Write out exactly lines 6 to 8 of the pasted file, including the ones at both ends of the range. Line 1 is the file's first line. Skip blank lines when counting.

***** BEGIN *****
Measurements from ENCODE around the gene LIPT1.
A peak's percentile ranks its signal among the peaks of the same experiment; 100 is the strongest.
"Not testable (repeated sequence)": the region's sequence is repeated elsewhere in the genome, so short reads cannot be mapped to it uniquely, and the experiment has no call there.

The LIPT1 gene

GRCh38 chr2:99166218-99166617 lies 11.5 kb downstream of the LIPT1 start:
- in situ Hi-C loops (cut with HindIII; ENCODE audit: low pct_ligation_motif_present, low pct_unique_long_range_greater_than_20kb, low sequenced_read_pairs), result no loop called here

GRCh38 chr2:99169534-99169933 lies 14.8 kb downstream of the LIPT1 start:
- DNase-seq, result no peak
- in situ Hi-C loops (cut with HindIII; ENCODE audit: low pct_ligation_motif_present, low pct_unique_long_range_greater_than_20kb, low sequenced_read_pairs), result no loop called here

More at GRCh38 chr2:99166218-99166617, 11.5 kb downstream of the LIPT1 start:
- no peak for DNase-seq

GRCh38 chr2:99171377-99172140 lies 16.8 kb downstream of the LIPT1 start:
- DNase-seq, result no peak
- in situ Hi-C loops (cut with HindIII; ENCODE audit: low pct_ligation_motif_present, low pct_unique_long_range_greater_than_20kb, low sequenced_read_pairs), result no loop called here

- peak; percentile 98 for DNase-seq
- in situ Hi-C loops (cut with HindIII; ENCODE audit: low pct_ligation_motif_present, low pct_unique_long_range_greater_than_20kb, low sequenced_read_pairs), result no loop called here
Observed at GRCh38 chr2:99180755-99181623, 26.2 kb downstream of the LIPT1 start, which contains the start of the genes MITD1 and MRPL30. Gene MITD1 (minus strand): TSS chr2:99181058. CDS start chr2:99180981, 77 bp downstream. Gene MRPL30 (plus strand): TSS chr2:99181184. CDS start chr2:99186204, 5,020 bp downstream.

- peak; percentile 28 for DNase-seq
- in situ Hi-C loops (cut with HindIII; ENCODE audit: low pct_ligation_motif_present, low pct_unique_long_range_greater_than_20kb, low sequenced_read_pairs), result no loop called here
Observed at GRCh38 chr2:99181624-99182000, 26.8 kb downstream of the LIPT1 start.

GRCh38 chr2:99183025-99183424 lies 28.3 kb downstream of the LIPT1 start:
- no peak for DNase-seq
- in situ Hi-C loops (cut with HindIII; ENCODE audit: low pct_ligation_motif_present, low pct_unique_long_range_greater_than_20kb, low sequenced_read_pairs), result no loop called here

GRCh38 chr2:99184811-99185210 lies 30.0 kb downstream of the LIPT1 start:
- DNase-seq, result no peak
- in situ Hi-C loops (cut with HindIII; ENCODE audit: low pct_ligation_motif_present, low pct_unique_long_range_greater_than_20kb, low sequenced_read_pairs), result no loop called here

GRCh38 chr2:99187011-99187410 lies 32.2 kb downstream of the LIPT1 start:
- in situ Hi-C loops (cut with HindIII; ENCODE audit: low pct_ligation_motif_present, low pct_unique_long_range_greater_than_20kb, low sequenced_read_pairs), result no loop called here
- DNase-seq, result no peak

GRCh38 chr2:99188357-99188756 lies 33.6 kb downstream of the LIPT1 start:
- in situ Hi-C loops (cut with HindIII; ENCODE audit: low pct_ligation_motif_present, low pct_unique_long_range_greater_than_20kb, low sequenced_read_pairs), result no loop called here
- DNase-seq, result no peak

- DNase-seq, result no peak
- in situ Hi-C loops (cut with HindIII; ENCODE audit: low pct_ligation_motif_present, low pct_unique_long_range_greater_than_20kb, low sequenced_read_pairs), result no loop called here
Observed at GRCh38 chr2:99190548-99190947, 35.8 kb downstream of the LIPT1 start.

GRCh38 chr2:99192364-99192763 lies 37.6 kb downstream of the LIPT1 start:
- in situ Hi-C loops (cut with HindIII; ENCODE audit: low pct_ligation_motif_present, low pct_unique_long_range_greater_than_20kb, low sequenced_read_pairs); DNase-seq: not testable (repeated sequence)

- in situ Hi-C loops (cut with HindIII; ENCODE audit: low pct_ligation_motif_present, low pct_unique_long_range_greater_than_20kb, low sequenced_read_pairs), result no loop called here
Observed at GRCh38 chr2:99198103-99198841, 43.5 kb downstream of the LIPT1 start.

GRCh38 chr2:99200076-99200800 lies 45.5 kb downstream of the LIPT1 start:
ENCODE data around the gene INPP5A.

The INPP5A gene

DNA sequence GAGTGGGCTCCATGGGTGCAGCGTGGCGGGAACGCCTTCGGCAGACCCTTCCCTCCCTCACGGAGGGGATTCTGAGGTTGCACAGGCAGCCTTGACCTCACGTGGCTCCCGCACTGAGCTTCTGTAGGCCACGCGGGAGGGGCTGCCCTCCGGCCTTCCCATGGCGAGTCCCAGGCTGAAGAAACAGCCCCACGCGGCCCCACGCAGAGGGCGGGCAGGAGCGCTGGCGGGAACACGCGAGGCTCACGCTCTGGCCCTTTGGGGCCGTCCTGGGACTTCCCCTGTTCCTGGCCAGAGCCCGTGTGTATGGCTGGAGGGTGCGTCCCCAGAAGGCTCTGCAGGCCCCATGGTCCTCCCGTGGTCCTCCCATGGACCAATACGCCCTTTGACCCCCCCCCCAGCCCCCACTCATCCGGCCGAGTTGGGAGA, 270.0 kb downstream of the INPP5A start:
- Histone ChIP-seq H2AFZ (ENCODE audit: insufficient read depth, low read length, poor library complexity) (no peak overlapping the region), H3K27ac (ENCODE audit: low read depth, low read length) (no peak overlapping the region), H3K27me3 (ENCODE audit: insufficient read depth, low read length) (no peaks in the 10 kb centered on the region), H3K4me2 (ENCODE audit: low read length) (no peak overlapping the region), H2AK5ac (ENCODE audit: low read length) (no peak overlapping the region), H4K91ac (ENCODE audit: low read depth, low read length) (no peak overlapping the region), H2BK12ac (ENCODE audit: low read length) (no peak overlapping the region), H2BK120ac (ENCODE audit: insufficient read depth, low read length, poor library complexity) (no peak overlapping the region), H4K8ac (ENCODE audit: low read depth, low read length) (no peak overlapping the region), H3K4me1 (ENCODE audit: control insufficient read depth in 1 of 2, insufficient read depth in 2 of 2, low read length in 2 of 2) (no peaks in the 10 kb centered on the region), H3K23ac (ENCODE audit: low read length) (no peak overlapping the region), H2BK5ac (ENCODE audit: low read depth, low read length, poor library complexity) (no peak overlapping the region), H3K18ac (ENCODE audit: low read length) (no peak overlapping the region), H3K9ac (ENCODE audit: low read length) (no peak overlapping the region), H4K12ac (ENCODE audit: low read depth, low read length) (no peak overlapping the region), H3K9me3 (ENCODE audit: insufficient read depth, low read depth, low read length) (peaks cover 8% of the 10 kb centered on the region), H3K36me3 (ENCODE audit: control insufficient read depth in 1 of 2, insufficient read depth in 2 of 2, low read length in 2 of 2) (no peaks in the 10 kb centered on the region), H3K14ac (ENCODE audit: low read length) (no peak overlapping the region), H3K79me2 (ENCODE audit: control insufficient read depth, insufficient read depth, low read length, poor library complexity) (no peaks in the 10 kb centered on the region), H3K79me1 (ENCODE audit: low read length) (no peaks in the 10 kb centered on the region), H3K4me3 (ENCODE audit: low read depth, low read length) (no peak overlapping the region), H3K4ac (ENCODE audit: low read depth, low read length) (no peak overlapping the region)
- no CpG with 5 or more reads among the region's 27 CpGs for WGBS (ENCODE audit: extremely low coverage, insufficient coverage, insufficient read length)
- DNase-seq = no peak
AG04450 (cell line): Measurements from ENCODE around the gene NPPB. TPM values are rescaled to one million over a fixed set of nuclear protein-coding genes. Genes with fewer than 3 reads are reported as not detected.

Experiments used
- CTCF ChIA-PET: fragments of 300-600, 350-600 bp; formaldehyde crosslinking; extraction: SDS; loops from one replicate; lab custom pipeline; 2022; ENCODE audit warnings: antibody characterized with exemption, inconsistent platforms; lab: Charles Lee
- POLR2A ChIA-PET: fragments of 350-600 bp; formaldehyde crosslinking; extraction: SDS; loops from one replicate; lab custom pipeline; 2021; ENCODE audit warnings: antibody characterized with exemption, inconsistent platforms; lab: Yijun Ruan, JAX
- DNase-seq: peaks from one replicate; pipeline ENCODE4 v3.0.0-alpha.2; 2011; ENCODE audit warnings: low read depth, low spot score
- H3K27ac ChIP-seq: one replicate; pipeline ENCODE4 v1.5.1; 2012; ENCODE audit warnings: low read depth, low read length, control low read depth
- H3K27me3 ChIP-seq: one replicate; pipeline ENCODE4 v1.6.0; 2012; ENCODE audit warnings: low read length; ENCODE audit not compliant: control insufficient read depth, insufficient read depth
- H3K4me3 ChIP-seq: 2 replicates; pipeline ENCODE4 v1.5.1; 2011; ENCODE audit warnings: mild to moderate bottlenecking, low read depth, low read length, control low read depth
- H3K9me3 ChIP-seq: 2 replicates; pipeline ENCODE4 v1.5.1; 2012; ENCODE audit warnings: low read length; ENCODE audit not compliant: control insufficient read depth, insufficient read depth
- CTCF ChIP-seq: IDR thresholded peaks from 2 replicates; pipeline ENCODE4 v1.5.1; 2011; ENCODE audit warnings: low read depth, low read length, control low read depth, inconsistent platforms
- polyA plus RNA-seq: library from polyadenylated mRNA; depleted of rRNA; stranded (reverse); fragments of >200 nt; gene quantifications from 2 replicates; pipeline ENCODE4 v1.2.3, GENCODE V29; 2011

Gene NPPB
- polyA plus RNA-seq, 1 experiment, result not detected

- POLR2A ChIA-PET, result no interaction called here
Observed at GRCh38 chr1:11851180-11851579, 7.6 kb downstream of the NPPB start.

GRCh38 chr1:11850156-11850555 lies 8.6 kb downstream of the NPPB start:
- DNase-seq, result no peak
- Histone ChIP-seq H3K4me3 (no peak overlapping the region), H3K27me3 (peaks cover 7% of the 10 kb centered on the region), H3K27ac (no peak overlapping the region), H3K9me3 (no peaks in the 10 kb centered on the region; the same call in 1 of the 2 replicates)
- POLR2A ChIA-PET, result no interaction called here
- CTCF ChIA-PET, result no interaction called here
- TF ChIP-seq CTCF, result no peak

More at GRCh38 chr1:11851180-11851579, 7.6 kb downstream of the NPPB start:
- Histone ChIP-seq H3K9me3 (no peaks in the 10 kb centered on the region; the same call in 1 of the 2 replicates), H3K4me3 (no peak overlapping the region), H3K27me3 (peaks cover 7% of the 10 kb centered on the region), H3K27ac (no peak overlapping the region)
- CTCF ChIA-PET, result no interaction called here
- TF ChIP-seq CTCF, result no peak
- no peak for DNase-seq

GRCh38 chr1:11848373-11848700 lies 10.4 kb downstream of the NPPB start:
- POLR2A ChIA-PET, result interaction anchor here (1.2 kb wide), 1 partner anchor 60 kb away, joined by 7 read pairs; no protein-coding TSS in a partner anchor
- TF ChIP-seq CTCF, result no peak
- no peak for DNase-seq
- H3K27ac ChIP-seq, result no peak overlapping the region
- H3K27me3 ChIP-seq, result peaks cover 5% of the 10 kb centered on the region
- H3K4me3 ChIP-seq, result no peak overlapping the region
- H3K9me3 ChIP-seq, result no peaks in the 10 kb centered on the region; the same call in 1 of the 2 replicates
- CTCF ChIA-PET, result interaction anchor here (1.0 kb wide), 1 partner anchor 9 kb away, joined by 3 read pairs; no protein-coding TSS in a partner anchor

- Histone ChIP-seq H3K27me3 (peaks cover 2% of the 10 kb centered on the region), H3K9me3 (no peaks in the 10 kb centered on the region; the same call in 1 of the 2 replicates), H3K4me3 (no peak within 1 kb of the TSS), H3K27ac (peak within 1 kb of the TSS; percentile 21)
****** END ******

- in situ Hi-C loops (cut with HindIII; ENCODE audit: low pct_ligation_motif_present, low pct_unique_long_range_greater_than_20kb, low sequenced_read_pairs), result no loop called here

GRCh38 chr2:99169534-99169933 lies 14.8 kb downstream of the LIPT1 start:
- DNase-seq, result no peak